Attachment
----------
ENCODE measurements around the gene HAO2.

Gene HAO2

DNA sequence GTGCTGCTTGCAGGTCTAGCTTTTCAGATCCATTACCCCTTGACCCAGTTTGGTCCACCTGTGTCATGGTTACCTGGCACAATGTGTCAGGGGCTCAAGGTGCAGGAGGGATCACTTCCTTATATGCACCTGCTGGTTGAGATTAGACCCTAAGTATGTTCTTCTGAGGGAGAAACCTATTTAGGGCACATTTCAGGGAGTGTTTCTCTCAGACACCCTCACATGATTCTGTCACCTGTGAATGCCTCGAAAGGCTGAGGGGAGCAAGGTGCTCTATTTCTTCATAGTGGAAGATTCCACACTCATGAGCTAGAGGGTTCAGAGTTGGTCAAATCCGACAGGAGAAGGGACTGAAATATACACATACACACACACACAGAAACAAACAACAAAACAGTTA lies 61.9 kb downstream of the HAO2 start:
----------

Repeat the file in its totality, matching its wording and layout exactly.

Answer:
ENCODE measurements around the gene HAO2.

Gene HAO2

DNA sequence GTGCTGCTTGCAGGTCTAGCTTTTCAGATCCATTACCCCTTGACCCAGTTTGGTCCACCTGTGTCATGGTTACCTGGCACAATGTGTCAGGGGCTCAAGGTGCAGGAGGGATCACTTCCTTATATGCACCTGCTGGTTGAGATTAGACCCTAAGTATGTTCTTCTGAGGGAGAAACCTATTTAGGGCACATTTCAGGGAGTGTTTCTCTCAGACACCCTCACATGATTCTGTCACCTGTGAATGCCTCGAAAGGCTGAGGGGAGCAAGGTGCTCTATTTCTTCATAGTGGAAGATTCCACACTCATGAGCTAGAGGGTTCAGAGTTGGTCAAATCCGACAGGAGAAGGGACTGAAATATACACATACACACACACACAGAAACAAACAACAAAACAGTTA lies 61.9 kb downstream of the HAO2 start: